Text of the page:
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Final Project Practice Round

Final Project Practice Round

When we make this recipe again next week there are a few things we would love to change. Firstly, we want to make sure we are able to use two different types of eggplants. Secondly, our eggplant was super mushy because we did not have…

You Panna Cotta Try This!

You Panna Cotta Try This!

We made Panna Cotta. Check it out!

Spaghetti Ubriachi (IA #3)

Spaghetti Ubriachi (IA #3)

Red Wine Spaghetti With Pancetta
Spaghetti Ubriachi
David Malosh for The New York Times. Food Stylist: Simon Andrews
Taken from https://www.nytimes.com/2019/03/08/dining/drunken-pasta-recipe.html

1) Assumption

The main component in this dish is red wine. Knowing this, I assumed that in order to prepare the best possible iteration of it one would have to use the most expensive, quality wine possible. I was surprised to find that this isn’t true at all. Instead, one should use a cheaper red wine because the pricier bottles of wine are much “too rich” (Francis). This assumption that was proved wrong really changed my perspective on cooking, and also, as dramatic as it sounds, life. More expensive does not always mean better quality, despite what we are encouraged to believe. Having a solid understanding of what quality ingredients and products consist of can better your cooking, and your bank account!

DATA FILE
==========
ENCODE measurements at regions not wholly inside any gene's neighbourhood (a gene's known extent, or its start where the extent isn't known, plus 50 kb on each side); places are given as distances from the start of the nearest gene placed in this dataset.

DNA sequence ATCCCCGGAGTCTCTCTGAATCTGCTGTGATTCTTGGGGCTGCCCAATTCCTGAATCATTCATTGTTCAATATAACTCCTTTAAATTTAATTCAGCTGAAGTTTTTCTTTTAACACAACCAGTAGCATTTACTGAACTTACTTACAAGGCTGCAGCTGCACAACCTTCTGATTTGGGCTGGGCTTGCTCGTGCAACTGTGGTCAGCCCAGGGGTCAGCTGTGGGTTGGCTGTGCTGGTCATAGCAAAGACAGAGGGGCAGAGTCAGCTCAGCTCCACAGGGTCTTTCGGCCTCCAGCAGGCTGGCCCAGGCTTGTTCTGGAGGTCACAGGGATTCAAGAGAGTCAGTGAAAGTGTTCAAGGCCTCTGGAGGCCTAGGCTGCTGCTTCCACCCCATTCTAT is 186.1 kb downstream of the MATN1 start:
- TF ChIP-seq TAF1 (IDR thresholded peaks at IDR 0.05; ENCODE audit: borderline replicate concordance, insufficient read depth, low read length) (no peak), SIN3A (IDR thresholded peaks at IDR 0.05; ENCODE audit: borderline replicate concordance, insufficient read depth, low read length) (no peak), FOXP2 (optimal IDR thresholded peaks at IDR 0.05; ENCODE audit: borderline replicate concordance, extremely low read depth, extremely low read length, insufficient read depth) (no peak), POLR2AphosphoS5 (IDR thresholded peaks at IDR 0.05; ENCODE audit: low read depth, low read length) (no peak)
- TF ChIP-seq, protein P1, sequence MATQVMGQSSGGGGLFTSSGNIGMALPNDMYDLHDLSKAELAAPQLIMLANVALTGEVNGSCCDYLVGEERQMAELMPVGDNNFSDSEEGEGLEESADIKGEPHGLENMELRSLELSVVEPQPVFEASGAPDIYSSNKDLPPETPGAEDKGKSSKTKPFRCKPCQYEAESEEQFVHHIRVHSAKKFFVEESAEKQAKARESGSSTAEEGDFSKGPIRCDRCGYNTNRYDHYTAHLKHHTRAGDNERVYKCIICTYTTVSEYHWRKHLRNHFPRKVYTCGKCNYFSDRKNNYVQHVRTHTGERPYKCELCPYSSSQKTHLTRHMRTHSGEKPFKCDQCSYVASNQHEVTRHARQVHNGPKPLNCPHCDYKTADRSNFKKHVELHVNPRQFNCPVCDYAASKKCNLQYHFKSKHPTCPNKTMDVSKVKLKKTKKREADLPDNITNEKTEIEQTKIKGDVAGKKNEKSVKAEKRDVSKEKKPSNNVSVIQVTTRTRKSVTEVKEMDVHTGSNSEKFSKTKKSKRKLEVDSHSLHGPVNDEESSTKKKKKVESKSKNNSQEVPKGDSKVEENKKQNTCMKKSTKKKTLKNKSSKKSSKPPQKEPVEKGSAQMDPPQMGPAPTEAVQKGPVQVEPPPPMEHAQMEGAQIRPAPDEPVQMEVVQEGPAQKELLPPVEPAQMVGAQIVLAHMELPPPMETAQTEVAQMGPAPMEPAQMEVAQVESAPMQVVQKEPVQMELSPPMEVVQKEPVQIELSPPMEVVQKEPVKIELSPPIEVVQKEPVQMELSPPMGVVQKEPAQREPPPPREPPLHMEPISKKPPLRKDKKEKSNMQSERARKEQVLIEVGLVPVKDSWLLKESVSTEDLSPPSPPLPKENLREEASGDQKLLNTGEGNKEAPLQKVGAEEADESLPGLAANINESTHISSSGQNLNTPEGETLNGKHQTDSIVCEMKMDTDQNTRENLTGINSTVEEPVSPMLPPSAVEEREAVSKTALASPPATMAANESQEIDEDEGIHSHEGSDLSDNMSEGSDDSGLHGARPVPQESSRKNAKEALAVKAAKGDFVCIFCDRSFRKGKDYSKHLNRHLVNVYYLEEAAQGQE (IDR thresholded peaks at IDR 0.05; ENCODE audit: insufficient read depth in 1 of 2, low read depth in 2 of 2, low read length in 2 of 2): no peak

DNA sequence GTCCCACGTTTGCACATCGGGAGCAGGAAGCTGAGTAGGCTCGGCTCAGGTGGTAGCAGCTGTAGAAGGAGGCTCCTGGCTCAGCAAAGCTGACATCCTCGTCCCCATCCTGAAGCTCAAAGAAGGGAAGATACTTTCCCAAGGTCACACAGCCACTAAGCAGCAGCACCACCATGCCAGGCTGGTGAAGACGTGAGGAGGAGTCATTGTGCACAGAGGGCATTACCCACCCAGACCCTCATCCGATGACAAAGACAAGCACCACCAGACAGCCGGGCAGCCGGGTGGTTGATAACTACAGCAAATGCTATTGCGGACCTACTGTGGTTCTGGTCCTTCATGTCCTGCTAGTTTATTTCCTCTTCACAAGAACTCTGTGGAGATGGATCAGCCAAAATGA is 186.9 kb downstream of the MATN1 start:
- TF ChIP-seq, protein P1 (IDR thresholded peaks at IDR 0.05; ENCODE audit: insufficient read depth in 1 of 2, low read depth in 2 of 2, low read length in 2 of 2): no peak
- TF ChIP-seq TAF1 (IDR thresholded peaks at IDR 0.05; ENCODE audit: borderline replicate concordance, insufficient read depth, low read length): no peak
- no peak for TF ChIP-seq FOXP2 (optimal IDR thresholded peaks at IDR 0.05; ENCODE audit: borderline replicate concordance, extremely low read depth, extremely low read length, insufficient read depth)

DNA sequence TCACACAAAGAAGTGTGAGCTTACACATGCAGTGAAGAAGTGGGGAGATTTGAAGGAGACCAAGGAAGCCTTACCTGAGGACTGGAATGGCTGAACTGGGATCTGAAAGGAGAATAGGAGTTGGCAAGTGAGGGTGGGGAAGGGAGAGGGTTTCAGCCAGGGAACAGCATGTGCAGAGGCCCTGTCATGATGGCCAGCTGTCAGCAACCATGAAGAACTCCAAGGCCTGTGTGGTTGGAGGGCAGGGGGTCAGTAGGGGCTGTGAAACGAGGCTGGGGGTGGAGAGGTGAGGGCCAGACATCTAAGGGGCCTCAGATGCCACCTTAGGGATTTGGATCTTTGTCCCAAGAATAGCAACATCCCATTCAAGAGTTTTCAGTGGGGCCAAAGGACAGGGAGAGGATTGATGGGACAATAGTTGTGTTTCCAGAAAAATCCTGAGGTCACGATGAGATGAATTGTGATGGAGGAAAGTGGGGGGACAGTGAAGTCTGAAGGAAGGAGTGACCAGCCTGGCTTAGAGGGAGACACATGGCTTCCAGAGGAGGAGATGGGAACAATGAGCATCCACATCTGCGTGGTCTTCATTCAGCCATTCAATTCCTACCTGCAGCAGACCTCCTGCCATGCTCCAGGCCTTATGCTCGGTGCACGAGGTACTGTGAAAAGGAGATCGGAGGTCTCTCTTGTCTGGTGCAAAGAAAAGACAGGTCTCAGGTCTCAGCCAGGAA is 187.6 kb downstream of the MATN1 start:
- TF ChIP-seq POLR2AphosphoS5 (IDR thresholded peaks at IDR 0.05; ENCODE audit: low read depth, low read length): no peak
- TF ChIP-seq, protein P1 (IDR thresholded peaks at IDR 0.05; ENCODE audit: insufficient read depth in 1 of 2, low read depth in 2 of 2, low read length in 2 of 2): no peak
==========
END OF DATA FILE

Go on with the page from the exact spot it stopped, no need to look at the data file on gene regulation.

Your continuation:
2) Dish

The dish I selected is called Spaghetti Ubriachi, Spaghetti All’ubriaco, Pasta alla Chiantigiana, or drunken spaghetti (Tanis). It has an enticing reddish purple hue, sometimes even a brown one, and is a fairly simple dish to make. The dish can include meat (such as pancetta, guanciale, or Italian sausage) but it does not have to (Tanis). It can be a fun dish to serve with company, and it is also known as an Italian comfort food (Depalma). Red wine is the star of this dish!

3) Chemical Analysis

An essential part of experiencing the flavor of something is not only tasting it, but also smelling it. The molecules we smell are called aroma molecules, and they are volatile (meaning they evaporate easily in normal temperatures). The evaporation of the aroma molecules is the smell we experience. Aroma molecules are mostly phenolics or terpenes. Phenolics typically taste warmer and sweeter, and they are less volatile and very water soluble. This means that when cooking, phenolics take longer to evaporate than other molecules. Terpenes have a fresh, floral, and citrusy aroma, and they are extremely volatile and non-polaar. This means that they evaporate incredibly quickly, and last a short while when cooking.